Philosophy of Education: The Reason I Am a Teacher

Philosophy of Education: The Reason I Am a Teacher

By Timothy Dohrer

Earlier this year, ASCD put out this request: "In 200 words or less, tell us about a teacher who made a big difference in your life." Here is the response from the director of the Master of Science in Education Program, Timothy Dohrer.

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Last spring, ASCD put out this request for an upcoming issue:

Educational Leadership's summer issue will be all about making a difference, and we're currently collecting stories for the "Tell Me About" column. In 200 words or less, tell us about a teacher who made a big difference in your life. Be specific -- what did that teacher do, and what difference did it make?

Here’s my exact 200-word response:

“I’m a teacher because of LaVone Holt. As a student at Elk Grove High School in Illinois, Mrs. Holt was a looming, imposing English teacher who took me under her wing and taught me journalism and English over four years, then continued in those subjects in college. Her greatest contribution to my life came on a visit I made to her AP English classroom during Spring Break. She asked what I was studying and I said Heart of Darkness by Joseph Conrad. She handed me her book and announced: “Tim is going to teach you today.” Then she sat down. I was stunned but stumbled through a quick overview of the themes, drew a rough map on the chalkboard, and answered questions from the students. At the end of the period, Mrs. Holt assigned an essay based on my lesson. As I left the room, I knew immediately that I was born to be a teacher. I returned to college and enrolled in my first education classes. I was very lucky to remain quite close with Mrs. Holt for two decades. She passed away recently, knowing that she had changed my life and those of every student I have taught.”

Obviously, there is more to the story than can be expressed in 200 words. This incredible woman had a profound effect on me for 30 years. As a freshman, I found myself in her “Introduction to Journalism” class and I was immediately struck by her intelligence, deep voice and deep vocabulary, and her incredibly raw and honest response to our questions and comments. But within two weeks, Mrs. Holt recognized something inside me: I was a writer. And although I suffered through her red pen comments and critiques, I blossomed as a writer. The next year I took composition with her and learned the ins and outs of writing the research paper. By junior year I was writing and editing for the school newspaper. In my senior year, I was a member of her AP English class, the first ever at my high school, and editor in chief of the newspaper. When I graduated, I received a bevvy of awards for academics and leadership. I asked if Mrs. Holt could be the one to give me each award. Even then I knew how much she had influenced me.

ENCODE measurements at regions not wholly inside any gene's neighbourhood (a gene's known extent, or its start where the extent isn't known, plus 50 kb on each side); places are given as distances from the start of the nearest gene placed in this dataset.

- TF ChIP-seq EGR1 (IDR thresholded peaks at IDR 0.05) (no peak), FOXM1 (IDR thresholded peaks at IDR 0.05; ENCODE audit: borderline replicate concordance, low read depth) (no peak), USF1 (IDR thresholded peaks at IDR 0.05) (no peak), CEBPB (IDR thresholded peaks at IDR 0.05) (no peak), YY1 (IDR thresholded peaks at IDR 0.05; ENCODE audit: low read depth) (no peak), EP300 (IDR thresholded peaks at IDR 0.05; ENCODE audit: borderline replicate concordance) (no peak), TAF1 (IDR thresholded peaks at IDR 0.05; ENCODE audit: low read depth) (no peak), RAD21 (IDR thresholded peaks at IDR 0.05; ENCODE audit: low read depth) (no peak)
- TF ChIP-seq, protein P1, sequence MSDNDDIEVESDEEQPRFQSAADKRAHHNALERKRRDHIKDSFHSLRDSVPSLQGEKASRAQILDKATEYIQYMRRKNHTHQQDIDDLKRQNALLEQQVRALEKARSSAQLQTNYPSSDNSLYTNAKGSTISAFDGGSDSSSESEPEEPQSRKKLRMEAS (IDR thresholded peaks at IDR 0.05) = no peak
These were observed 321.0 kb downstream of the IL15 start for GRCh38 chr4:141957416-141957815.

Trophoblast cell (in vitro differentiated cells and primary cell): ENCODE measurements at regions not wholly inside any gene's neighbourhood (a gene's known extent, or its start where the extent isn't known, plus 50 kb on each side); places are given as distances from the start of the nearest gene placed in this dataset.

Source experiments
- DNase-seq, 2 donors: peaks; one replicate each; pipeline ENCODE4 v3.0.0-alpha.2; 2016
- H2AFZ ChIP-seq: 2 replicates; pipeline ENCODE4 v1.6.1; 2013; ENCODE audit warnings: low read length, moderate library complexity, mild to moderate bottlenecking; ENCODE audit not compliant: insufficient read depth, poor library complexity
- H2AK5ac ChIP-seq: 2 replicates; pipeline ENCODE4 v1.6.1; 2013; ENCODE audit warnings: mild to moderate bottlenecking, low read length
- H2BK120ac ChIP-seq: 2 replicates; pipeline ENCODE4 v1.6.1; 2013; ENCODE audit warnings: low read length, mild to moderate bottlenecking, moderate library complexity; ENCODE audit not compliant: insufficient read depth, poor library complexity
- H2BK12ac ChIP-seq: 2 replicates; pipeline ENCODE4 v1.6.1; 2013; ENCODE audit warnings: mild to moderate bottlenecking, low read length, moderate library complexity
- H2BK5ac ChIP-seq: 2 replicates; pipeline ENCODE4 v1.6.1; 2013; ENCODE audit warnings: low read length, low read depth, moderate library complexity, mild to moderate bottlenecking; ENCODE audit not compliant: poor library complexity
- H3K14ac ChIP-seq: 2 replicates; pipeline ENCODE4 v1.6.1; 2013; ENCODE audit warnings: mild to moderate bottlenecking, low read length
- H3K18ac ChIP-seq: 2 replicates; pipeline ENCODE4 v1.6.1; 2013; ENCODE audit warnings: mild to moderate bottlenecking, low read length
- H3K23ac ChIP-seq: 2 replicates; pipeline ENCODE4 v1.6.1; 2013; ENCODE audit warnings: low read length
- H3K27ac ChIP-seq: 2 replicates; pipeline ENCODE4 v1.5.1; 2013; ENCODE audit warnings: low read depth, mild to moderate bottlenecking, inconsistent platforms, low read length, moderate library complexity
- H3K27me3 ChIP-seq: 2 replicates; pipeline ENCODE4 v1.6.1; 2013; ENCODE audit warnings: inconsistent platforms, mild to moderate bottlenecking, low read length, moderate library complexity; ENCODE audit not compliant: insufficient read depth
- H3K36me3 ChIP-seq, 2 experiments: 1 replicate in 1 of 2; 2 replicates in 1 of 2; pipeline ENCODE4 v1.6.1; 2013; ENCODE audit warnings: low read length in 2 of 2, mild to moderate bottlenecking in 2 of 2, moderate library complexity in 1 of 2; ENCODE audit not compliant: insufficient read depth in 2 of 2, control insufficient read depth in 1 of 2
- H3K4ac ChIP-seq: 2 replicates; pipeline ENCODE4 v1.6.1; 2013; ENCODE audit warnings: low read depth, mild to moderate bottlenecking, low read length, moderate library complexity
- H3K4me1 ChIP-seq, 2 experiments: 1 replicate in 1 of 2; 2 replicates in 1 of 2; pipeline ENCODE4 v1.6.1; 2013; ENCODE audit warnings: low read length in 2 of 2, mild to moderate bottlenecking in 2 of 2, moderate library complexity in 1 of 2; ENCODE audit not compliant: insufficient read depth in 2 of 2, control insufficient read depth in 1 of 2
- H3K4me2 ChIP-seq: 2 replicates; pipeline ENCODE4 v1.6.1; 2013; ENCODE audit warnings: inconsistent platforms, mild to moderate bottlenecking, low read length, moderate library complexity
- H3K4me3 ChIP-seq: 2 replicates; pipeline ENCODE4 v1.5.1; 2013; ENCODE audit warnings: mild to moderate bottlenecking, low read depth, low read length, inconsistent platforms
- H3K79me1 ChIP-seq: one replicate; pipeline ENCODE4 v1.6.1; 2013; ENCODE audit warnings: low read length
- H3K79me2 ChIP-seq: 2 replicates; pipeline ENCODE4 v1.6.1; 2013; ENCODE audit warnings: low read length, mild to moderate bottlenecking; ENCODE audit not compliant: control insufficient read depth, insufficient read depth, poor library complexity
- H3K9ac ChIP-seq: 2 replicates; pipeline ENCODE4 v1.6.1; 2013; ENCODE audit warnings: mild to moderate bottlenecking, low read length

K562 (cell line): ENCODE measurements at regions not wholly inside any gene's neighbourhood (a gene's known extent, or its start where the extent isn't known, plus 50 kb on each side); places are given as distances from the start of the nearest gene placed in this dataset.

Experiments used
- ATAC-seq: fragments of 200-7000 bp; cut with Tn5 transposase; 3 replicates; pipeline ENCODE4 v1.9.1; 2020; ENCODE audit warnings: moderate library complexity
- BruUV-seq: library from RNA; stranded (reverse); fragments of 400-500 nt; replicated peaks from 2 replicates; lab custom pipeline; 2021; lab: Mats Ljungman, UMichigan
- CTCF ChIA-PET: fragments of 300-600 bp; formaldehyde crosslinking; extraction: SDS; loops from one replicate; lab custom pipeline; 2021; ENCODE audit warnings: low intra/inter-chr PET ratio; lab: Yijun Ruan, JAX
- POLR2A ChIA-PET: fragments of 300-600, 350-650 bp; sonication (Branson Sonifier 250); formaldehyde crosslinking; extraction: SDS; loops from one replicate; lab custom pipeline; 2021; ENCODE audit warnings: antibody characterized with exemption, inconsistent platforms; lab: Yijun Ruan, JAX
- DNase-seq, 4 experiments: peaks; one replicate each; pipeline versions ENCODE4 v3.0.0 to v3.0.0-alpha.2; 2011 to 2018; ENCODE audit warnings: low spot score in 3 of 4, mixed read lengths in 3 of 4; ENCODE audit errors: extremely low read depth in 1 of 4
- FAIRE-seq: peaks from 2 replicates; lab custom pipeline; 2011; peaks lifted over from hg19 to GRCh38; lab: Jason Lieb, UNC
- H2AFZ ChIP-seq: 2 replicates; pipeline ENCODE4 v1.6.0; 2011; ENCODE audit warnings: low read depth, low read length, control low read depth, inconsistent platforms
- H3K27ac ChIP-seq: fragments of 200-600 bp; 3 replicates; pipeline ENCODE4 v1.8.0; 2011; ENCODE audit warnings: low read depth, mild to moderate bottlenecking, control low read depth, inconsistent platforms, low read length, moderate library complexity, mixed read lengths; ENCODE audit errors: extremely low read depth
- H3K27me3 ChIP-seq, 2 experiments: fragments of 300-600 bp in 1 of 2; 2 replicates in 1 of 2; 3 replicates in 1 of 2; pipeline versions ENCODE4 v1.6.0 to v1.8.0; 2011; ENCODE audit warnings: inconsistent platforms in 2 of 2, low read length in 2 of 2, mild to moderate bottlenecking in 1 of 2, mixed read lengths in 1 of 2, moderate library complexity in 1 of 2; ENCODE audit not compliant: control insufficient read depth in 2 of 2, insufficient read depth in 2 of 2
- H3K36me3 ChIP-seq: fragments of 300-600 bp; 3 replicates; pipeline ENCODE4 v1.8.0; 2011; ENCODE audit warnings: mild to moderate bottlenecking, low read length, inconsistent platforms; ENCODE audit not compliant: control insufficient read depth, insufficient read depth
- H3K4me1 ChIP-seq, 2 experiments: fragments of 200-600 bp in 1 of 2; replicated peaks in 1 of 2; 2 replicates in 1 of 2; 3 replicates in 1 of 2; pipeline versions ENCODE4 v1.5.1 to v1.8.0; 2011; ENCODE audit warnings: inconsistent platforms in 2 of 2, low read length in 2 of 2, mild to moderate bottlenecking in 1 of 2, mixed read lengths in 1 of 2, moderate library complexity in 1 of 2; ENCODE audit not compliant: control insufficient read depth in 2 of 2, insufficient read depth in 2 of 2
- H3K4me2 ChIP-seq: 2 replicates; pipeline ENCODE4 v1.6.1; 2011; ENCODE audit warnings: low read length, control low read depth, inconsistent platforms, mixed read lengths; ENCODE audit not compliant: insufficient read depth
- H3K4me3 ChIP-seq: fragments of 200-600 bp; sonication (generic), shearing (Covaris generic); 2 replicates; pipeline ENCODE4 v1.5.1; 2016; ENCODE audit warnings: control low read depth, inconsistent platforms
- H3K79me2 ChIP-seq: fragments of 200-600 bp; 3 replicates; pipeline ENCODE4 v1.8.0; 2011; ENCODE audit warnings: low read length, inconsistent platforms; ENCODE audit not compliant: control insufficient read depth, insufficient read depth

That influence continued for the next few years even while I was at college. It was because of her that I majored in English and Journalism at Indiana University. During school breaks, when I returned to Chicago, I would stop by the school and say hello to her or gave her a call. She always invited me over to her home where she and her husband John would play classical music on real vinyl, serve some kind of exotic concoction for dinner, and talk with me about school, poetry, and politics. Eventually, I invited other alumni to join me and it became a tradition for many years.

 As for the incident that led to me becoming a teacher, it was classic Mrs. Holt. She saw a teachable moment for me and I wasn’t even her student anymore. She was so excited that I had just studied Heart of Darkness and wanted me to share that with the class. I remember her book was filled with marginalia in her beautiful cursive, dog-eared and falling apart. At one point, she yelled at a student in the class to pay attention. He responded: “I am paying attention. I’m taking notes!” To be 19 years old and suddenly realize your purpose in life, THAT is a powerful moment. And I was thrilled! How in the world can I do anything else than this? How can I not follow in the footsteps, my mentor, Mrs. Holt?

For the next two decades, I kept in touch with Mrs. Holt via letters and then eventually some emails. She and I actually did a poetry reading together at the Elk Grove Public Library, a thrill for both of us. She was there at my wedding and again when I received an alumni honor from my high school. She knew that I had become an English teacher, a department chair, a Principal, and a father. 

Mrs. Holt passed away on May 31, 2012. Her husband John followed the next year. As with any loved ones who are gone, we eventually think about them less and less each day. But I am lucky to still be a teacher and there are lots of moments when I am in the act of teaching when I think about her. The other day at the end of a class, I recited “The Road Not Taken” by Robert Frost, a favorite of mine that I studied with Mrs. Holt and one of many poems she required me to memorize. I remember hating memorizing things like that and then reciting them in front of the class. But that was Mrs. Holt; challenging us to be better and pushing us beyond the simple language and ideas of popular culture…to take the road less traveled by. In the end, that is what made the difference for me…and the hundreds of students she taught in her career.

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